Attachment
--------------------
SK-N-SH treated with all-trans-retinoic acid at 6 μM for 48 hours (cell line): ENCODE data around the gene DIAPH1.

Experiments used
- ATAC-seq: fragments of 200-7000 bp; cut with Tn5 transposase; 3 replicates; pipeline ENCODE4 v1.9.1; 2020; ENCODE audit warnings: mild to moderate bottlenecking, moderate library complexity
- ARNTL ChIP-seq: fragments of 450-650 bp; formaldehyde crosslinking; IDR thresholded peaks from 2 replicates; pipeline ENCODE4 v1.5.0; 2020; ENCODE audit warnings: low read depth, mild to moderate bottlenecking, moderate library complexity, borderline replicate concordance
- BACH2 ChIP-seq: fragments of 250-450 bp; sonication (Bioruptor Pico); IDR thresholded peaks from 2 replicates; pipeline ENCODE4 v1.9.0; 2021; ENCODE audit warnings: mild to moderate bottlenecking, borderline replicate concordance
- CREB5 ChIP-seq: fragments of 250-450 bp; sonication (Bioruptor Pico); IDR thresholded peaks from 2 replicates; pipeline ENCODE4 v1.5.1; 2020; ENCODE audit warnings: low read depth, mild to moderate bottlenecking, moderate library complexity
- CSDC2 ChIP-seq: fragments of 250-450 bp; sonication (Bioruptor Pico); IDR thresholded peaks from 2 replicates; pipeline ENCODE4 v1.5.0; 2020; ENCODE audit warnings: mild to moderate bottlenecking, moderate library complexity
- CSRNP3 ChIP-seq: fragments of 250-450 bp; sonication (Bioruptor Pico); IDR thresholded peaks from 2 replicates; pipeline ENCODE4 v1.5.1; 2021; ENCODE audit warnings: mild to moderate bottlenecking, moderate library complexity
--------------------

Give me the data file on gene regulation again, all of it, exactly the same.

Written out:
SK-N-SH treated with all-trans-retinoic acid at 6 μM for 48 hours (cell line): ENCODE data around the gene DIAPH1.

Experiments used
- ATAC-seq: fragments of 200-7000 bp; cut with Tn5 transposase; 3 replicates; pipeline ENCODE4 v1.9.1; 2020; ENCODE audit warnings: mild to moderate bottlenecking, moderate library complexity
- ARNTL ChIP-seq: fragments of 450-650 bp; formaldehyde crosslinking; IDR thresholded peaks from 2 replicates; pipeline ENCODE4 v1.5.0; 2020; ENCODE audit warnings: low read depth, mild to moderate bottlenecking, moderate library complexity, borderline replicate concordance
- BACH2 ChIP-seq: fragments of 250-450 bp; sonication (Bioruptor Pico); IDR thresholded peaks from 2 replicates; pipeline ENCODE4 v1.9.0; 2021; ENCODE audit warnings: mild to moderate bottlenecking, borderline replicate concordance
- CREB5 ChIP-seq: fragments of 250-450 bp; sonication (Bioruptor Pico); IDR thresholded peaks from 2 replicates; pipeline ENCODE4 v1.5.1; 2020; ENCODE audit warnings: low read depth, mild to moderate bottlenecking, moderate library complexity
- CSDC2 ChIP-seq: fragments of 250-450 bp; sonication (Bioruptor Pico); IDR thresholded peaks from 2 replicates; pipeline ENCODE4 v1.5.0; 2020; ENCODE audit warnings: mild to moderate bottlenecking, moderate library complexity
- CSRNP3 ChIP-seq: fragments of 250-450 bp; sonication (Bioruptor Pico); IDR thresholded peaks from 2 replicates; pipeline ENCODE4 v1.5.1; 2021; ENCODE audit warnings: mild to moderate bottlenecking, moderate library complexity